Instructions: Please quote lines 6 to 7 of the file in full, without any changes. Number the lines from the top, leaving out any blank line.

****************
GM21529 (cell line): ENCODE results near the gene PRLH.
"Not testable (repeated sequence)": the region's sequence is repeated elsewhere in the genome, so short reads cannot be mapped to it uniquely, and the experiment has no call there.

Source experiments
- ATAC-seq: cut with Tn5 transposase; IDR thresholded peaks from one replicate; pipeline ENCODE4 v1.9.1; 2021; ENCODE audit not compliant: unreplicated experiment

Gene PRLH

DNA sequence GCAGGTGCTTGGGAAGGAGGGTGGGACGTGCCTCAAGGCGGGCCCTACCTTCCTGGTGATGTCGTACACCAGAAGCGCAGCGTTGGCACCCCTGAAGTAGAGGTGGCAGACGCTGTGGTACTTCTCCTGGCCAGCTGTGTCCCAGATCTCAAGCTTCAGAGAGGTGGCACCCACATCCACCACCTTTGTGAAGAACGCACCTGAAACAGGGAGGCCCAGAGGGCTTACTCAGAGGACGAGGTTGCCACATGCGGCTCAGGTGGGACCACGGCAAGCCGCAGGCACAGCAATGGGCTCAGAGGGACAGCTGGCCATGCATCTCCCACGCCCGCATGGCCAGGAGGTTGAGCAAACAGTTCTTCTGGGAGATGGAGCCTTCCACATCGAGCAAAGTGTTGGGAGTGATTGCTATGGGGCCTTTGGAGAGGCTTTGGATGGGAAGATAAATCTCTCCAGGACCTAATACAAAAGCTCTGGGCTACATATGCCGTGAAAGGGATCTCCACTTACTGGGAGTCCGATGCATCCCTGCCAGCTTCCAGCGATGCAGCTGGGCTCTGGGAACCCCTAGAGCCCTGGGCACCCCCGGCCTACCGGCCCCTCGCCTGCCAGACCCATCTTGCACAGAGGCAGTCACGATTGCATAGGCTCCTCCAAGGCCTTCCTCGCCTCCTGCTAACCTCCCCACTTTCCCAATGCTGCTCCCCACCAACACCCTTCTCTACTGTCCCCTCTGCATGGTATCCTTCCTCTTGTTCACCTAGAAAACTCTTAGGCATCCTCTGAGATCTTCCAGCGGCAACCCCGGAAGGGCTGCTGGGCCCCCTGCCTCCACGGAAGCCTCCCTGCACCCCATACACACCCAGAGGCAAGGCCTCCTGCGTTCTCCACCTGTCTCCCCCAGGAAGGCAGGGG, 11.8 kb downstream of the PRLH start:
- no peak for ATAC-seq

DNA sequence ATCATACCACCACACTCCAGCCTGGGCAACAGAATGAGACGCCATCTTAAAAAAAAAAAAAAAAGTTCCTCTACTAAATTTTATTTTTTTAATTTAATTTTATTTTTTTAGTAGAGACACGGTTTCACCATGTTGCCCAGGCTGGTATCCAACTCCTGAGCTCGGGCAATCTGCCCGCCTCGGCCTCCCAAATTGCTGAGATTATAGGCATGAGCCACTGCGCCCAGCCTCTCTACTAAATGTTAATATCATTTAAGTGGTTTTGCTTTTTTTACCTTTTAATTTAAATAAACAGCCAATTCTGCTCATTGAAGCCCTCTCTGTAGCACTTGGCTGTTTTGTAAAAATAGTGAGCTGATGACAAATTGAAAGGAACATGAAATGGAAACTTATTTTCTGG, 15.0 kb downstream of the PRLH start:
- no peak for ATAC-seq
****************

DNA sequence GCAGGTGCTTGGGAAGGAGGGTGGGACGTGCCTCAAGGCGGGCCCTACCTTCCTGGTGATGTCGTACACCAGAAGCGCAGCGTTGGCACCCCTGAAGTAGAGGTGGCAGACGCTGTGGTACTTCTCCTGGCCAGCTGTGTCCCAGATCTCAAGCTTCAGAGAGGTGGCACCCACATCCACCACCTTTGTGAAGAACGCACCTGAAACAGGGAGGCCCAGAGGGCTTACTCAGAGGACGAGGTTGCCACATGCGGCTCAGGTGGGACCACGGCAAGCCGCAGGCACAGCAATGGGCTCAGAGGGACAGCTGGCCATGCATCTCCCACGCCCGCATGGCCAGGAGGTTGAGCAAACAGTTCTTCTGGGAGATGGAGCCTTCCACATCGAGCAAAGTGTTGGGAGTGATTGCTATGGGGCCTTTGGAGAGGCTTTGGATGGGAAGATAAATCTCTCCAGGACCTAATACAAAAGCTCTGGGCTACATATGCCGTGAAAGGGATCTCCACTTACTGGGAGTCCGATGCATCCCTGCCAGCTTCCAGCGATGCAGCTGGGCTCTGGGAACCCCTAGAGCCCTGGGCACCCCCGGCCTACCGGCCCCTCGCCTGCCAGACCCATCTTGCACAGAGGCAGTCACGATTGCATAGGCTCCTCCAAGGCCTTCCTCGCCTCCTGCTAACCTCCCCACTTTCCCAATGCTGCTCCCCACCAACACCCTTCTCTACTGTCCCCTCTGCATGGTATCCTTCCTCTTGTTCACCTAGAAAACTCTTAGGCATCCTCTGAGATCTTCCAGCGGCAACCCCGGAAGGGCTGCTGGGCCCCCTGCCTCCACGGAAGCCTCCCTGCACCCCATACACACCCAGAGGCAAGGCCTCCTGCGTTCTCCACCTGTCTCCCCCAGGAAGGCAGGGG, 11.8 kb downstream of the PRLH start:
- no peak for ATAC-seq